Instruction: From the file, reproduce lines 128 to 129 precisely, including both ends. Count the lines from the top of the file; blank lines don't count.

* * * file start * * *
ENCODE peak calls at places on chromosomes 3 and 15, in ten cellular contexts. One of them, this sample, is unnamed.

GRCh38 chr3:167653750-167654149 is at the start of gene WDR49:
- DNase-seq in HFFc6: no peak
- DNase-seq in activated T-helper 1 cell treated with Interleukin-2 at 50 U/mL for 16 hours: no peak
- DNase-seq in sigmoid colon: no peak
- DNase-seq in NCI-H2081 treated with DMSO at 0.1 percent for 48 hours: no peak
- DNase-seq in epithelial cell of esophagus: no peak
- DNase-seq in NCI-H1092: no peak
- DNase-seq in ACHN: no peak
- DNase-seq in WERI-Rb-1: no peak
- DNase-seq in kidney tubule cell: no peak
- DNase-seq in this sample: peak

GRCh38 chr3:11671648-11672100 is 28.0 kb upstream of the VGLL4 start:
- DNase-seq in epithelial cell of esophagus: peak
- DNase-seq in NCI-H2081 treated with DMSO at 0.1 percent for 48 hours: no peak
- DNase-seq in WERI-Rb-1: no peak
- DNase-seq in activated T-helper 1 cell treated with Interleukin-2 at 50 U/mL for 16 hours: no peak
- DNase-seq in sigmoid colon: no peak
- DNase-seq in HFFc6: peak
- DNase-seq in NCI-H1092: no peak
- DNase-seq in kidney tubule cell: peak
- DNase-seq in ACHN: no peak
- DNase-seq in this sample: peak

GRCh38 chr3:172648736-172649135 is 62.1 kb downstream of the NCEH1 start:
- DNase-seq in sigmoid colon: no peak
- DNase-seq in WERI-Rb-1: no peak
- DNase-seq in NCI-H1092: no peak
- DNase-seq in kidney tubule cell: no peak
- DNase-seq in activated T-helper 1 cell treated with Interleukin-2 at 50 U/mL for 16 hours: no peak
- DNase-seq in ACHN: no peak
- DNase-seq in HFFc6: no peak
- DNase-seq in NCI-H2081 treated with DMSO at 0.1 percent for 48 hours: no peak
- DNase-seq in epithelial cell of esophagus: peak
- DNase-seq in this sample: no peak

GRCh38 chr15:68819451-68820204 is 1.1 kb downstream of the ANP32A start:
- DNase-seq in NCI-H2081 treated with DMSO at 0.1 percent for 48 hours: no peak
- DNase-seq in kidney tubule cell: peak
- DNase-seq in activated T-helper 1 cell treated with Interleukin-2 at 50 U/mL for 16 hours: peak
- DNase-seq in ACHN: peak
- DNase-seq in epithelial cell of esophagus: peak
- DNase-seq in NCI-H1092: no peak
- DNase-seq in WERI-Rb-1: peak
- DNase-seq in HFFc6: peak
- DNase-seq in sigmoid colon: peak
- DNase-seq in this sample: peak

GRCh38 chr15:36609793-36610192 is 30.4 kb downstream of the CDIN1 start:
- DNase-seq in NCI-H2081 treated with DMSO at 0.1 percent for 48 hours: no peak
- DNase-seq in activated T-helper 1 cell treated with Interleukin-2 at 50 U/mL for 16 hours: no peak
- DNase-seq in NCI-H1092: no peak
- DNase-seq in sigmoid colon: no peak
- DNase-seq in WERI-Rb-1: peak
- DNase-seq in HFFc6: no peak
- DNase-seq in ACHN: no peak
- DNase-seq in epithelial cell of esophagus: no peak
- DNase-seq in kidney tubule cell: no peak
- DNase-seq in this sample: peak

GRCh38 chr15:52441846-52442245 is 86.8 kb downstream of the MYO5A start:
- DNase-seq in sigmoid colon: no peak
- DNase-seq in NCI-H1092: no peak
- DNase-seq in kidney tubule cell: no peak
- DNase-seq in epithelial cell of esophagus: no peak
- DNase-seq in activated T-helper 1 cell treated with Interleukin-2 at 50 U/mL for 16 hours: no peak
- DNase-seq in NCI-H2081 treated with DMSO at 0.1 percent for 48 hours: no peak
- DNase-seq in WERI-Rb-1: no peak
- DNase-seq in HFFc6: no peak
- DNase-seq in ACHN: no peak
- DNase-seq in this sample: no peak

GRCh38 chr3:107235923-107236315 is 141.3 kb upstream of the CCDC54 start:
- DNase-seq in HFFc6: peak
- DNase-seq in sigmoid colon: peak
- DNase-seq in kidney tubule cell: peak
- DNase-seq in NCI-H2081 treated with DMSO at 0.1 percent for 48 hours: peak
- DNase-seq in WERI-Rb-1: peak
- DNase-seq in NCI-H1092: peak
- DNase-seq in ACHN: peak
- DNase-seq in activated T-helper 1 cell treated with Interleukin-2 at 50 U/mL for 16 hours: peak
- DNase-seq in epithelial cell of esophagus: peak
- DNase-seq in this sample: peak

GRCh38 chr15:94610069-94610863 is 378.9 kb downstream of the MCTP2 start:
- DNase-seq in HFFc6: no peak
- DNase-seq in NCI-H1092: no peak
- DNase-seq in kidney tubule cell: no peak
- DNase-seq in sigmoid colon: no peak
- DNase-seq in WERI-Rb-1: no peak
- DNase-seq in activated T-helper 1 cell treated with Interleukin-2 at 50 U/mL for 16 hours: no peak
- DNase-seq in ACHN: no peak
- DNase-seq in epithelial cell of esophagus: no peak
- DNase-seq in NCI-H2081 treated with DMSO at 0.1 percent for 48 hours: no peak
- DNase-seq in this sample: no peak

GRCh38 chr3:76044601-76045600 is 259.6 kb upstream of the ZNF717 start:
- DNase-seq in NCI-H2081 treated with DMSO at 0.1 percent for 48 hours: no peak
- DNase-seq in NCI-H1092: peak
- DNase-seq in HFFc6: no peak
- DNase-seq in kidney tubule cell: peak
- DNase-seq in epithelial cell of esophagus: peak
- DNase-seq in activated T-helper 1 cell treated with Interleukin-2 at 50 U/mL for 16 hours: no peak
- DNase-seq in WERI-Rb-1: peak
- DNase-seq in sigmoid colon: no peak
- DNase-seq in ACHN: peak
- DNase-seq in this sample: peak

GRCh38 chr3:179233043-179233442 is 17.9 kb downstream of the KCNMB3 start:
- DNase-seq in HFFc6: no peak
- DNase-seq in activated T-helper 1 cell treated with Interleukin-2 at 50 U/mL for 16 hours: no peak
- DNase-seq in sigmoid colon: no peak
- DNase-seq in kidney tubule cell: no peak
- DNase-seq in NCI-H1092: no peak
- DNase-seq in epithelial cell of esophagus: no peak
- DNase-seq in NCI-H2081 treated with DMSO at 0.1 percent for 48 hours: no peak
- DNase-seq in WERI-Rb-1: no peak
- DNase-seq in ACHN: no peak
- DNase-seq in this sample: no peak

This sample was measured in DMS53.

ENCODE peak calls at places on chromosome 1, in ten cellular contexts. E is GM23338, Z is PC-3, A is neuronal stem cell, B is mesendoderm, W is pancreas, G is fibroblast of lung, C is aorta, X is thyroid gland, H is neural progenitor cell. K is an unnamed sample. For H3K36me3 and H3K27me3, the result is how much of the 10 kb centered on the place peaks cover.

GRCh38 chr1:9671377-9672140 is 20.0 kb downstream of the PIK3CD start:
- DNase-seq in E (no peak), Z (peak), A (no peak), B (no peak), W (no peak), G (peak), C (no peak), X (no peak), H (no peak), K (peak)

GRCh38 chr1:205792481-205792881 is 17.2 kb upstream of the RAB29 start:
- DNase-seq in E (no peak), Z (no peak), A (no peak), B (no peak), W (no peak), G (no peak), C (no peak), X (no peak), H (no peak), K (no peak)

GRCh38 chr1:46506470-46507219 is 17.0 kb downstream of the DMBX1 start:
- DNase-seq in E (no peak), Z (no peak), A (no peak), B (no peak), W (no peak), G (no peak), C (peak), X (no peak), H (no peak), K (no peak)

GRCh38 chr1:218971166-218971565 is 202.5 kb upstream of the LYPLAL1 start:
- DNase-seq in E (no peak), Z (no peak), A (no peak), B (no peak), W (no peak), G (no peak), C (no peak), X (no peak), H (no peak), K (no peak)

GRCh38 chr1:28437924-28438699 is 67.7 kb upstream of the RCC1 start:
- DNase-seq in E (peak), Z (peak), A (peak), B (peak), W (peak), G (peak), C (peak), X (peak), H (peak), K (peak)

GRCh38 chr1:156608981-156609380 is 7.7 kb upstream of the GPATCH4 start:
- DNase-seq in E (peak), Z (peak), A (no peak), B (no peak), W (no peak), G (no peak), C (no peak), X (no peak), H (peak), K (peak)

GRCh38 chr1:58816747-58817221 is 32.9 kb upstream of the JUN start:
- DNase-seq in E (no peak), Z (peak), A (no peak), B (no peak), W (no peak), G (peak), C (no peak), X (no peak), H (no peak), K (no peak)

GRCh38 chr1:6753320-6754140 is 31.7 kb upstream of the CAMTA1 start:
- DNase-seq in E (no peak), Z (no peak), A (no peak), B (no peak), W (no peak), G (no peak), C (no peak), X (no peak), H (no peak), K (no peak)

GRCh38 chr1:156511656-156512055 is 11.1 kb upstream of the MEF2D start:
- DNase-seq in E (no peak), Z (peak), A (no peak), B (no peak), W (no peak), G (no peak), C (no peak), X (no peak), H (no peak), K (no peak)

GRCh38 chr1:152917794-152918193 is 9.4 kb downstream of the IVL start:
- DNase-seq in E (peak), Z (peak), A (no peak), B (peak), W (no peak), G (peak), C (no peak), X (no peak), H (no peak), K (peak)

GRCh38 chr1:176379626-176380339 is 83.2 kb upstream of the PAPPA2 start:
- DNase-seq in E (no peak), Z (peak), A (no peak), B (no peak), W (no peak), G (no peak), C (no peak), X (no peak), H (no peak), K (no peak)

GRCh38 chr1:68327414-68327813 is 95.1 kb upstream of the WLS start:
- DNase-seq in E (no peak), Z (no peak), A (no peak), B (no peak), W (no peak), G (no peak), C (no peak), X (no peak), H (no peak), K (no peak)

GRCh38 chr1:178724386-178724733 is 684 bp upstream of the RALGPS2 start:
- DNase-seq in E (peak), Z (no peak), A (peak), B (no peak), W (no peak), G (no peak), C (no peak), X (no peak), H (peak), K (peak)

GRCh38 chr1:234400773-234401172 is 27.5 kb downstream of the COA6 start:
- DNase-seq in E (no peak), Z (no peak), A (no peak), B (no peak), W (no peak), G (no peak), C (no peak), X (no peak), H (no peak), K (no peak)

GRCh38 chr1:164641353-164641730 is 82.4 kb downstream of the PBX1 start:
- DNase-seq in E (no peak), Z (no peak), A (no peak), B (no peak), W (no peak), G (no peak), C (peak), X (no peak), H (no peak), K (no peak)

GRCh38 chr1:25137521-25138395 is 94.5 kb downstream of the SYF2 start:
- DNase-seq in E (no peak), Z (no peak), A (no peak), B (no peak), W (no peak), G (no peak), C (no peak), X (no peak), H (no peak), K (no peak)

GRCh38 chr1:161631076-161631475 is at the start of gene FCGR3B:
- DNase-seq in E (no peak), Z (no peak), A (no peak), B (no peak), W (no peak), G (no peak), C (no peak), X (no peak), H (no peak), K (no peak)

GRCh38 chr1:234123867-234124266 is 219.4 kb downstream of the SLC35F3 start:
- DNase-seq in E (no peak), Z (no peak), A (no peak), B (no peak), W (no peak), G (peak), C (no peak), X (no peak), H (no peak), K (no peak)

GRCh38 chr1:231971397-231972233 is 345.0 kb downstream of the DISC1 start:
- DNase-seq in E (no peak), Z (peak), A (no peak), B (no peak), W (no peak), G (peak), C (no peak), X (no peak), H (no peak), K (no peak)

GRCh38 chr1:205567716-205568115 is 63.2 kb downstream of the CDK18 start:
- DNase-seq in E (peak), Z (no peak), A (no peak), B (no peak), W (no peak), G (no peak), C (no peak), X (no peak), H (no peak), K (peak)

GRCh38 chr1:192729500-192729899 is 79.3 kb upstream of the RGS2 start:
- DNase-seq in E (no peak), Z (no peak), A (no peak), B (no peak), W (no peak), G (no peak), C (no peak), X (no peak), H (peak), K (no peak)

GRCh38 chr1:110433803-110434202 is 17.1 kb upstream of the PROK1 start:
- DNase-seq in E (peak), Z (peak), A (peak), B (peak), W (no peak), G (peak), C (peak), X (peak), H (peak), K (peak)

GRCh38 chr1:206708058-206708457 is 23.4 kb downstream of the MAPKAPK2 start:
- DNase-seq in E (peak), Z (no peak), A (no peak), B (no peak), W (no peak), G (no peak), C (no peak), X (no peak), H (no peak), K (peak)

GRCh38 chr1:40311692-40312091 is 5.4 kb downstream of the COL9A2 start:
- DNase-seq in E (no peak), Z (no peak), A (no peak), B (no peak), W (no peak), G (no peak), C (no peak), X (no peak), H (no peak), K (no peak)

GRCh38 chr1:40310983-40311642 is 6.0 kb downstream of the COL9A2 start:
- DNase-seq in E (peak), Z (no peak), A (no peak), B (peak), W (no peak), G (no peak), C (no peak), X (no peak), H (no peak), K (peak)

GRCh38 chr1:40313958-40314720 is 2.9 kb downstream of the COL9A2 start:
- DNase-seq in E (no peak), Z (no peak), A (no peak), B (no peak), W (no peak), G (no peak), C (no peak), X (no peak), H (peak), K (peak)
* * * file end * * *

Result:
GRCh38 chr1:6753320-6754140 is 31.7 kb upstream of the CAMTA1 start:
- DNase-seq in E (no peak), Z (no peak), A (no peak), B (no peak), W (no peak), G (no peak), C (no peak), X (no peak), H (no peak), K (no peak)